Tuesday, June 15, 2010

JTL Series: Revisiting Matthew, Chapters 9 - 12

Part 7 of my "Jesus the Letdown" series.

Chapter 9:
  • Verses 1 - 8: Jesus tells a paralytic that his sins are forgiven. I don't understand how this dispensation fits into Christian doctrine. Is it fair that Jesus forgave this man's sins but will still put millions of people, whose lives have been far worse than that of the paralytic, into eternal agony?
  • Verses 9 - 13: The Pharisees criticize Jesus for hanging out with tax collectors and sinners. Jesus' response is, "I have not come to call the righteous, but sinners." Christian doctrine says that everyone is a sinner. Rather than advocating a more compassionate society in which everyone is treated well, he endorses social division and elitism. The word "snob" originally referred to poor people, who smugly believed that they were God's favorites and the rich would go to hell. Jesus caused this with his anti-social attitude.
  • Verses 14 - 17: Jesus makes a hypocritical speech about putting new wine into new wineskins rather than into old wineskins. Seems to me that putting new wine into an old wineskin is exactly what he was doing, claiming to have brought salvation but framing it in terms of that backward culture.
  • Verses 18 - 26: While Jesus is on his way to resurrect a dead girl, a woman comes up behind him to touch his cloak in order to be healed of some long-term malady. Jesus commends her for her "faith". Christians don't realize how weird this is, because they've been indoctrinated to believe that Jesus is good, and having faith in Jesus is commendable. But take a step back and imagine that you're there witnessing these events: you see a man, maybe a very charismatic man but obviously not a progressive thinker, going around capturing everyone's hearts. People are so impressed with him that they think that touching his clothes will cure their ills. Today, there are millions of people who believe something similar about modern televangelists; do you say that those people have great faith, or do you say that they're superstitious and gullible? Why give Jesus more credit than Benny Hinn?
  • Verses 27 - 31: Jesus restores sight to two blind men, but again, he's got some issue about secrecy; he warns them sternly not to tell anyone. Wait a second. You're blind in first-century Palestine, which means that you are utterly dependent on the rest of society for your well being. How would these men be able to prevent anyone from knowing that their sight had been restored, except by pretending that they were still blind? What kind of crazy healing is that?
  • Verses 32 - 34: Jesus casts out another demon. I've already harped on the demon thing long enough, but note the response of the Pharisees: "It is by the prince of demons that he drives out demons." Once again, if your mind has been poisoned by Christian culture, you will assume that the Pharisees were wrong to say this. But think about it: you believe that you live your life surrounded by demons, and no one knows what to do about them. You believe in the existence of witchcraft and sorcery, and you're terrified of them. Then a guy comes along stirring up trouble and interacting with demons. Of course the first thing you'll think is that they guy is a sorcerer of some kind. Of course the Pharisees thought that Jesus was colluding with Satan.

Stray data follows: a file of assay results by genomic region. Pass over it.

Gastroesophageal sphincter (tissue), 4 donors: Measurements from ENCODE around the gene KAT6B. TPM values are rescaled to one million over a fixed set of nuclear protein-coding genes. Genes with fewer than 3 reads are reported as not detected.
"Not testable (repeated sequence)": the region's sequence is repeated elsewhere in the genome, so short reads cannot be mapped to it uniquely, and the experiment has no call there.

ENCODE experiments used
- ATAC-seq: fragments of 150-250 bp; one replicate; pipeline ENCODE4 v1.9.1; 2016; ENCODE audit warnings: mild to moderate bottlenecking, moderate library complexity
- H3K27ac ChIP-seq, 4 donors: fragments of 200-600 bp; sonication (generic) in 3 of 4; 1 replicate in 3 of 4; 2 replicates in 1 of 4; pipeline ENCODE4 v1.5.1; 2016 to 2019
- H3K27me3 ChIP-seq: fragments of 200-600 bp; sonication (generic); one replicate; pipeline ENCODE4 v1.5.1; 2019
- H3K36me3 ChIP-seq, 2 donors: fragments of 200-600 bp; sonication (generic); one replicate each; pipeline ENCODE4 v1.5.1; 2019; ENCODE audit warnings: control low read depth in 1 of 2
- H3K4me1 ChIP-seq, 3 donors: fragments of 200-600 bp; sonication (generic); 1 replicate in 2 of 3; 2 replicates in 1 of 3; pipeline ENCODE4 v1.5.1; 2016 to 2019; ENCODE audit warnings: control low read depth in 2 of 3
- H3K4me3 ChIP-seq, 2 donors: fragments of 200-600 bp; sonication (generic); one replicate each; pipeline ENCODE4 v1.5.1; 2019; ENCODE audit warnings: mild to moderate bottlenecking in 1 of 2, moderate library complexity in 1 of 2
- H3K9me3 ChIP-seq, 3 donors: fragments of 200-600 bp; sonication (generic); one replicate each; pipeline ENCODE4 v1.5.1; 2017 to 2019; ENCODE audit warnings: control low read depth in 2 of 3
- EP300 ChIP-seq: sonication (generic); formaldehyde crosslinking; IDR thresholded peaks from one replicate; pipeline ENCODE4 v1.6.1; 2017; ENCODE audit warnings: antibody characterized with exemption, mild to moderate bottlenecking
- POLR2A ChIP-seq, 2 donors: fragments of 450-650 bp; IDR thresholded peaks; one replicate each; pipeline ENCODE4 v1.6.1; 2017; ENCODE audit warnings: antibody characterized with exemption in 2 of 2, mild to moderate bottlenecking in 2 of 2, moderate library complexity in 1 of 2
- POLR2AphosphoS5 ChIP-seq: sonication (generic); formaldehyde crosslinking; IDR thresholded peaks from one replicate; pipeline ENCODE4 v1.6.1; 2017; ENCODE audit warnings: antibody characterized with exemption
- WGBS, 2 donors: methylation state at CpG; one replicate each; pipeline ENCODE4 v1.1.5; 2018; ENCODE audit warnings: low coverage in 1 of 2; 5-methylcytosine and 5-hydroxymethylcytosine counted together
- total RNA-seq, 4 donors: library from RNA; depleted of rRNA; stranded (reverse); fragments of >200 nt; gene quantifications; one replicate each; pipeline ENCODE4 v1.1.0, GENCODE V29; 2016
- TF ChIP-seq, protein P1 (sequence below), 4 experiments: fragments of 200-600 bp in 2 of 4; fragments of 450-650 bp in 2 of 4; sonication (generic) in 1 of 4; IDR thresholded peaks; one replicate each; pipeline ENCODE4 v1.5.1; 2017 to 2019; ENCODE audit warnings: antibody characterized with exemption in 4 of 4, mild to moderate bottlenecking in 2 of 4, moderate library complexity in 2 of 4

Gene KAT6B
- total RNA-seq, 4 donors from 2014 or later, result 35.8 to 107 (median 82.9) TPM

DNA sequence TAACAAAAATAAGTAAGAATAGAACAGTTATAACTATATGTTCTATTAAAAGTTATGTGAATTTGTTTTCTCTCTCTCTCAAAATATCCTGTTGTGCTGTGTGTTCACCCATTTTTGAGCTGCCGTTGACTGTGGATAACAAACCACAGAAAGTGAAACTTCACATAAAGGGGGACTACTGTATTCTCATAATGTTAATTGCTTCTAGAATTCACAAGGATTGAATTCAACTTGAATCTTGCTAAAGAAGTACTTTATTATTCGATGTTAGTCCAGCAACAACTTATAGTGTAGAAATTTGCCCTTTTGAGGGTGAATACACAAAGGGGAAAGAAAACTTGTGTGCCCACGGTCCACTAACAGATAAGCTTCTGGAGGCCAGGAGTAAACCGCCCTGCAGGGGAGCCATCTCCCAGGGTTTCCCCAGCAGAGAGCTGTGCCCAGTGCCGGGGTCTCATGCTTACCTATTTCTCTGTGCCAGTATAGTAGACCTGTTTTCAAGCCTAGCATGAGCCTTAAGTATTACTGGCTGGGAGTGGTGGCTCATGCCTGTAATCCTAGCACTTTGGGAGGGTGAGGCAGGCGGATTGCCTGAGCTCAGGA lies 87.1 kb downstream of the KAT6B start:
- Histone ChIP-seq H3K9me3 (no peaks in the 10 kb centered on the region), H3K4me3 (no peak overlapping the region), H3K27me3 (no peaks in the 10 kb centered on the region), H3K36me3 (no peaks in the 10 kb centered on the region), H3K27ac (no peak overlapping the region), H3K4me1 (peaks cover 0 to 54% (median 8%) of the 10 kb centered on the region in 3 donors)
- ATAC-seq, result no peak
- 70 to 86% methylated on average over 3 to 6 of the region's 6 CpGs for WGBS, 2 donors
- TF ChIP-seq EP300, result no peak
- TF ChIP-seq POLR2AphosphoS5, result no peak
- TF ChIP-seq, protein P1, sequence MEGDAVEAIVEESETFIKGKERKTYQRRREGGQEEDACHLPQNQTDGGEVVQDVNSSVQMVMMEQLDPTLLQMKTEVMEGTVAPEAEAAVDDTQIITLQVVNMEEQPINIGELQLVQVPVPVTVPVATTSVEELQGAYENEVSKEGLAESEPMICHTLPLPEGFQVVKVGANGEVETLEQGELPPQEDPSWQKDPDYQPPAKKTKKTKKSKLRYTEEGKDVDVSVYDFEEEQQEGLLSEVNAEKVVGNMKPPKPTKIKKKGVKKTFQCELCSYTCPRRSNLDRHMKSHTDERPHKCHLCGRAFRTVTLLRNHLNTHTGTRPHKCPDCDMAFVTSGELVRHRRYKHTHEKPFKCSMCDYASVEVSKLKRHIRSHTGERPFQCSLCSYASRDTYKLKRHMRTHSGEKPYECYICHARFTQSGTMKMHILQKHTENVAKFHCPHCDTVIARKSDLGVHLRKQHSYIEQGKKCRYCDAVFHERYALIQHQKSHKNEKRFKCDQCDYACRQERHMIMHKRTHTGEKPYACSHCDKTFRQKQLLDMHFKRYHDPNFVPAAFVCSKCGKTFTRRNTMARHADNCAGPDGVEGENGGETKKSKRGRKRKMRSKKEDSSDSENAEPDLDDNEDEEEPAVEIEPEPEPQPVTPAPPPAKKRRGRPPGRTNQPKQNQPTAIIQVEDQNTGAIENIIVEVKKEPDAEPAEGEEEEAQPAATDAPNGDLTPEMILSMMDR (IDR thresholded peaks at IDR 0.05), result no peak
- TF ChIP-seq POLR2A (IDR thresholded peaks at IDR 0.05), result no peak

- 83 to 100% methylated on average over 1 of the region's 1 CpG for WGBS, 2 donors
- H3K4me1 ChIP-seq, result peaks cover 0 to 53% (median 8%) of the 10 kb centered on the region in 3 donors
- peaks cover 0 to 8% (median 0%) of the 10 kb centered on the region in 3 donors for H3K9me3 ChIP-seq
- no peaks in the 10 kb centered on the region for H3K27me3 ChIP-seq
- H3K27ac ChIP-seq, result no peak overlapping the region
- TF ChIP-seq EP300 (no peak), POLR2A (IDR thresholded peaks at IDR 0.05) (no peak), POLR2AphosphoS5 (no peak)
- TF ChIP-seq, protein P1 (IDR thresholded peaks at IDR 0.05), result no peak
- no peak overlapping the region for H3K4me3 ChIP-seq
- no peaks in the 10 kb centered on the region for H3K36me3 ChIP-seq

• Verses 35 - 38: More preaching and healing. But get verse 36: "When he saw the crowds, he had compassion on them, because they were harassed and helpless, like sheep without a shepherd." If he were really God, I would have expected something like, "...because they were living their lives in squalor, fear, and ignorance, so he taught them about democracy and microbial pathogens and mental health." Who gives a shit if they're like sheep without a shepherd, when their lives are full of real suffering? I have real problems with Jesus' priorities.
In Chapter 10 Jesus sends his twelve disciples out to preach the gospel everywhere.
  • Verse 5: Jesus tells his disciples not to go among the Gentiles or into any town of the Samaritans. He is a racist.
  • Verse 14: He tells them to curse any home, or entire town, where they are not welcomed and heeded. But the disciples will perform the same sort of "miracles" that Jesus has been doing. If you were sick, and some itinerant magician touched you and said, "In the name of Mohammad, be healed!" and then you were suddenly well, would you convert to Islam? Why would you assume that someone with the ability to make you instantly well is the Supreme Being of the entire universe? The only people who would think such a thing are people living in an ancient, backward society.